Utah woman fights charges af­ter step­kids see her top­less

Baltimore Sun Sunday - - NATION -

SALT LAKE CITY — A Utah woman charged with a crime af­ter her stepchil­dren saw her top­less in her own home is fight­ing the case that could force her to reg­is­ter as a sex of­fender, point­ing to a court rul­ing that over­turned a top­less ban in Colorado and helped fuel a move­ment.

Tilli Buchanan’s at­tor­neys ar­gue that Utah’s law on lewd­ness in­volv­ing a child is un­fair be­cause it treats men and women dif­fer­ently for bar­ing their chests. They are ask­ing a judge to over­turn her mis­de­meanor charges and de­clare that part of the law un­con­sti­tu­tional.

Pros­e­cu­tors counter that nu­dity is com­monly un­der­stood to in­clude women’s breasts in Amer­i­can so­ci­ety and that courts have up­held laws based on moral­ity.

“It was in the pri­vacy of my own home,” Buchanan said af­ter a court hear­ing last week where a judge said she plans to rule in the com­ing months.

“My hus­band was right next to me in the same ex­act man­ner that I was, and he’s not be­ing pros­e­cuted.”

Buchanan, 27, said she and her hus­band had taken off their shirts to keep their clothes from get­ting dusty while they hung dry­wall in their garage in a Salt Lake City sub­urb in late 2017 or early 2018.

When her hus­band’s three chil­dren, ages 9 through 13, walked in, she “ex­plained she con­sid­ers her­self a fem­i­nist and wanted to make a point that every­body should be fine with walk­ing around their house or else­where with skin show­ing,” her lawyers said in court doc­u­ments.

Buchanan was charged with three counts of mis­de­meanor lewd­ness in­volv­ing a child in Fe­bru­ary. It came af­ter child wel­fare of­fi­cials be­gan an in­ves­ti­ga­tion in­volv­ing the kids that wasn’t re­lated to Buchanan.

The chil­dren’s mother re­ported the top­less in­ci­dent be­cause she was “alarmed,” au­thor­i­ties said.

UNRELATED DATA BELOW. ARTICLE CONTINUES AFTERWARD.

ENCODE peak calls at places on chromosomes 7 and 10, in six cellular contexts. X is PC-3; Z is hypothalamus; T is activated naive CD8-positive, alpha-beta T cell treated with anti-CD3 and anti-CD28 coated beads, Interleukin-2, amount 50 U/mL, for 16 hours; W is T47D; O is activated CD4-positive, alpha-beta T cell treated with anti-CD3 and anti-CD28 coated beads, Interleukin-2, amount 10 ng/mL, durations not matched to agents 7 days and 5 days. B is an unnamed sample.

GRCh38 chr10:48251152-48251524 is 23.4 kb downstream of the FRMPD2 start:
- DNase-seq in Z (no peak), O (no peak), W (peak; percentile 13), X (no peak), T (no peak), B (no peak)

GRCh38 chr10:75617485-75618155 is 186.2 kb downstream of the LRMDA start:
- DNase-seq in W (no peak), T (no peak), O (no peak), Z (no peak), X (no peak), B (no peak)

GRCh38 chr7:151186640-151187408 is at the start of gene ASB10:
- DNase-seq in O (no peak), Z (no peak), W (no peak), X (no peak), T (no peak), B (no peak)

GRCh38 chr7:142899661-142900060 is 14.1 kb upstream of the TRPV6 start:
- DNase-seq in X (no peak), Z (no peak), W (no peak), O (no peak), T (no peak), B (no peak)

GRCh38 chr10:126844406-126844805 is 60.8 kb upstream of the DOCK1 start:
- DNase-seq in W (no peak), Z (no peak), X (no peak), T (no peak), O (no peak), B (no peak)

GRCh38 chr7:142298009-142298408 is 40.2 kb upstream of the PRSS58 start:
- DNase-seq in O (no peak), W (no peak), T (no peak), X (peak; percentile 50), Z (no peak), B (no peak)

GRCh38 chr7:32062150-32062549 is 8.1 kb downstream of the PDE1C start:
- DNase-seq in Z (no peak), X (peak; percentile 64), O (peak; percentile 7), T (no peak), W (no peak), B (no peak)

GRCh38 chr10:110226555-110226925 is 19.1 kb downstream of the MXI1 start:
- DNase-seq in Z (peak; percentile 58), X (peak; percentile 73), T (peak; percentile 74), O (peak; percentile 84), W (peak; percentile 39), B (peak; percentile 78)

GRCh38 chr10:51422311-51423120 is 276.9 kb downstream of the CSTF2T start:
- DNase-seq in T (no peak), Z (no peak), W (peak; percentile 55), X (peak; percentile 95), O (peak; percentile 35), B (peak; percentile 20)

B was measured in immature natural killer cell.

Po­lice say Buchanan re­moved her shirt and bra in front of the chil­dren while “un­der the in­flu­ence of al­co­hol” and said that if a man could take off his shirt, a woman should be able to as well.

Her hus­band was not charged. If con­victed, Buchanan could face jail time or fines and may be re­quired to reg­is­ter as a sex of­fender for 10 years.

“It has in­cred­i­bly se­ri­ous con­se­quences,“said Leah Far­rell, an at­tor­ney with the

Amer­i­can Civil Lib­er­ties Union of Utah who ar­gued Buchanan’s case.

While peo­ple might have dif­fer­ent feel­ings about male and fe­male bod­ies, the use of the crim­i­nal jus­tice sys­tem to en­force them isn’t ap­pro­pri­ate, Far­rell said.

A global move­ment ad­vo­cat­ing for the rights of women to go top­less, called the Free the Nip­ple cam­paign, has seen mixed suc­cess fight­ing sim­i­lar or­di­nances in other parts of the coun­try.

Sup­port­ers cel­e­brated in Fe­bru­ary when the 10th U.S. Cir­cuit Court of Ap­peals up­held a rul­ing block­ing a Fort Collins, Colorado, law against women go­ing top­less in public.

The jus­tices sided with ac­tivists who ar­gued that the ban treated women and men dif­fer­ently. The court has ju­ris­dic­tion over fed­eral cases from sev­eral states, in­clud­ing Utah, but au­thor­i­ties have said the rul­ing doesn’t im­me­di­ately in­val­i­date other lo­cal laws.

One of the Fort Collins plain­tiffs, Brit Hoagland, said the Utah case is more un­just be­cause Buchanan was in­side her own home.

“Women should not be seen as in­her­ently sex­ual, let alone crim­i­nal, for do­ing some­thing men do ca­su­ally all the time,” said Hoagland, who iden­ti­fies as non­bi­nary, which means their gen­der iden­tity is not strictly male or fe­male.

Top­less bans have been up­held else­where. The New Hamp­shire Supreme Court in Fe­bru­ary af­firmed the con­vic­tion of three mem­bers of the Free the Nip­ple cam­paign who were ar­rested for go­ing top­less on a beach in 2016.


If con­victed, Tilli Buchanan, 27, could face jail or fines and may be re­quired to reg­is­ter as a sex of­fender for 10 years.

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